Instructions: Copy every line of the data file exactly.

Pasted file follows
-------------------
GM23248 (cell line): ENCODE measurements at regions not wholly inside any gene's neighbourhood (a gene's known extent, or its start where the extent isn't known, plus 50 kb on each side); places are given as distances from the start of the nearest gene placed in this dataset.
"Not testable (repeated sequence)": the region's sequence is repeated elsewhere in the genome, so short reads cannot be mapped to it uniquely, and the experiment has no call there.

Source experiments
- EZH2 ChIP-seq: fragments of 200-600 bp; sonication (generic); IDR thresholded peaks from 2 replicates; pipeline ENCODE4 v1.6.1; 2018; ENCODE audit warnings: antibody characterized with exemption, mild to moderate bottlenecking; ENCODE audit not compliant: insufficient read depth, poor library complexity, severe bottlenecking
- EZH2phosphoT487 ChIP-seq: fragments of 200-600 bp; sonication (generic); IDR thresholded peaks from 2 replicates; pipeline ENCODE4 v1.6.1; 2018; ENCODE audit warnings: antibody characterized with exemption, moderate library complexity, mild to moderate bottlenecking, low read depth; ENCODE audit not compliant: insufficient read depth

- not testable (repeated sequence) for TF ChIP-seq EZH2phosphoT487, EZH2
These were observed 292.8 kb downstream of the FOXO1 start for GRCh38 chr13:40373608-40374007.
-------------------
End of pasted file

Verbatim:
GM23248 (cell line): ENCODE measurements at regions not wholly inside any gene's neighbourhood (a gene's known extent, or its start where the extent isn't known, plus 50 kb on each side); places are given as distances from the start of the nearest gene placed in this dataset.
"Not testable (repeated sequence)": the region's sequence is repeated elsewhere in the genome, so short reads cannot be mapped to it uniquely, and the experiment has no call there.

Source experiments
- EZH2 ChIP-seq: fragments of 200-600 bp; sonication (generic); IDR thresholded peaks from 2 replicates; pipeline ENCODE4 v1.6.1; 2018; ENCODE audit warnings: antibody characterized with exemption, mild to moderate bottlenecking; ENCODE audit not compliant: insufficient read depth, poor library complexity, severe bottlenecking
- EZH2phosphoT487 ChIP-seq: fragments of 200-600 bp; sonication (generic); IDR thresholded peaks from 2 replicates; pipeline ENCODE4 v1.6.1; 2018; ENCODE audit warnings: antibody characterized with exemption, moderate library complexity, mild to moderate bottlenecking, low read depth; ENCODE audit not compliant: insufficient read depth

- not testable (repeated sequence) for TF ChIP-seq EZH2phosphoT487, EZH2
These were observed 292.8 kb downstream of the FOXO1 start for GRCh38 chr13:40373608-40374007.